• THÈÂTRE DE L'ABSURDE (PREQUEL)
    July 23- August 27, 2016

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Theatre de l’absurde (Prequel)
23 July - 27 August

Athanasios Argianas, Jake & Dinos Chapman, Shezad Dawood, Aukje Dekker, Ara Dymond, Maurice van Es, Steven van Grinsven and Seán Hannan, Brendan Anton Jacks, Thomas van Linge, Lucebert,  Kristin Nordhøy, Gino Saccone, Shoe, Douglas White
   

The Myth of Sisyphus by Albert Camus could be seen as the ultimate illustration of the absurdity of human life. The essay’s philosophical starting point is life’s total absence of sense or meaning: If God is dead, as Nietzsche affirms, and there is nothing to long for anymore, what exactly is the meaning of mankind? What is the intrinsic value of life if we have nothing to prove; nothing to wait for; nothing that can actually make every moment or gesture worth of existing?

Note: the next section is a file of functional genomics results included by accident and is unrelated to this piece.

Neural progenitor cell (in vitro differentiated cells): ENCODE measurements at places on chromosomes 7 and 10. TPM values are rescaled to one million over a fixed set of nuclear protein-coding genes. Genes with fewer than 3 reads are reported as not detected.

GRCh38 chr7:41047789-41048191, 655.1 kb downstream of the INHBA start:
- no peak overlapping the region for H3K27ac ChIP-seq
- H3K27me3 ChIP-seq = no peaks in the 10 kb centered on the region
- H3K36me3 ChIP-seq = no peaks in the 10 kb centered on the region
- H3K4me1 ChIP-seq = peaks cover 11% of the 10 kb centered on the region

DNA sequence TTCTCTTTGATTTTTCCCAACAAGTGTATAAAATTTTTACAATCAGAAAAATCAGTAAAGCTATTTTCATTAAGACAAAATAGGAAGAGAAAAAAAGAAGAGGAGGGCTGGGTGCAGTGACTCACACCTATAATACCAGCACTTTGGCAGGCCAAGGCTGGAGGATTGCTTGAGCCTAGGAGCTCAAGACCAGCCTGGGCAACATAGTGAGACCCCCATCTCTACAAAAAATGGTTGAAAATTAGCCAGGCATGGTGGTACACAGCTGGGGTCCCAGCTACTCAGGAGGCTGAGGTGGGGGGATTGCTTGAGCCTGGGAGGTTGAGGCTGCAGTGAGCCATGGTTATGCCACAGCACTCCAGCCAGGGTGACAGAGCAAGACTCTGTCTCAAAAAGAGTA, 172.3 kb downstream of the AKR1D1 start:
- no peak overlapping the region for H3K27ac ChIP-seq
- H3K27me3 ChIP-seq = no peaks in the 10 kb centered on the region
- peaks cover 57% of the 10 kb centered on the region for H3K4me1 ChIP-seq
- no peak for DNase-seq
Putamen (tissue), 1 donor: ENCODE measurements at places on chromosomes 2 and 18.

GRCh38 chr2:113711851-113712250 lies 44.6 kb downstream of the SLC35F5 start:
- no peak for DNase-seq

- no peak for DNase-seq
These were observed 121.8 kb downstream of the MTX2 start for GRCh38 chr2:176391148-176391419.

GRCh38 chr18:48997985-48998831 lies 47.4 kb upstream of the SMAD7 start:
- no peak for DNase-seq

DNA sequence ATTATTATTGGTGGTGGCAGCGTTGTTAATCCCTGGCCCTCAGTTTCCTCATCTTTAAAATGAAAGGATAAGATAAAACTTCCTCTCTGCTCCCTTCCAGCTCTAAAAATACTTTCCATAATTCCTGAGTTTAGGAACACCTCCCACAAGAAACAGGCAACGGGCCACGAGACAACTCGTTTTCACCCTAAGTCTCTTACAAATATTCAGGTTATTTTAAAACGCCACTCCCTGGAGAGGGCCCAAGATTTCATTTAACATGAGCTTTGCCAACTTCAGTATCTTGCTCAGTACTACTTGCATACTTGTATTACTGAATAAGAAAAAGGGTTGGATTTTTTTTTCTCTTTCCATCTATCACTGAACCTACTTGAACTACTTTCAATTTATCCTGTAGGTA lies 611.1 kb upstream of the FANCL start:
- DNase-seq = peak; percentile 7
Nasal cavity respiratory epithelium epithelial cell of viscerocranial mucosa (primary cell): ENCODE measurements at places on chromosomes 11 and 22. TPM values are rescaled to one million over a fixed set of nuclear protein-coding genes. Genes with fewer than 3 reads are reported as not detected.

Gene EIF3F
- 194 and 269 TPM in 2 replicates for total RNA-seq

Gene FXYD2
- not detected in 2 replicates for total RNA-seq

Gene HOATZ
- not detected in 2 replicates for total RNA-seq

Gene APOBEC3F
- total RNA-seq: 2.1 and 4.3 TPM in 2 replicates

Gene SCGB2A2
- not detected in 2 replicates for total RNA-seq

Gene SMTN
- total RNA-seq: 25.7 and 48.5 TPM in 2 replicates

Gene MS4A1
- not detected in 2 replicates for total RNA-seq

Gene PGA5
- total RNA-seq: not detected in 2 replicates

Camus doesn’t try to find a possible sense to life; he actually takes the absence of it as a given fact, even thought this will reveal itself to be a contradiction, as we will later see. The question he poses is another: once we have accepted the lack of meaning in our life, is it still worth living? Camus addresses the concept of suicide as a philosophical and metaphysical phenomenon, using Sisyphus as an example casus.

Sisyphus, a figure from the Greek mythology, is condemned by the Gods to repeat forever the same meaningless task of pushing a rock up to a mountain, only to see it roll down again. Sisyphus is taken in this case as a symbol, the personification of the search for meaning: over and over again, he persists in pursuing his task, patiently, well aware of the total lack of sense of it. Then why, lost in this worthless destiny, doesn’t Sisyphus consider suicide? Camus’ answer is given only at the end of his essay, with this quote:‘The struggle itself [...] is enough to fill a man's heart. One must imagine Sisyphus happy."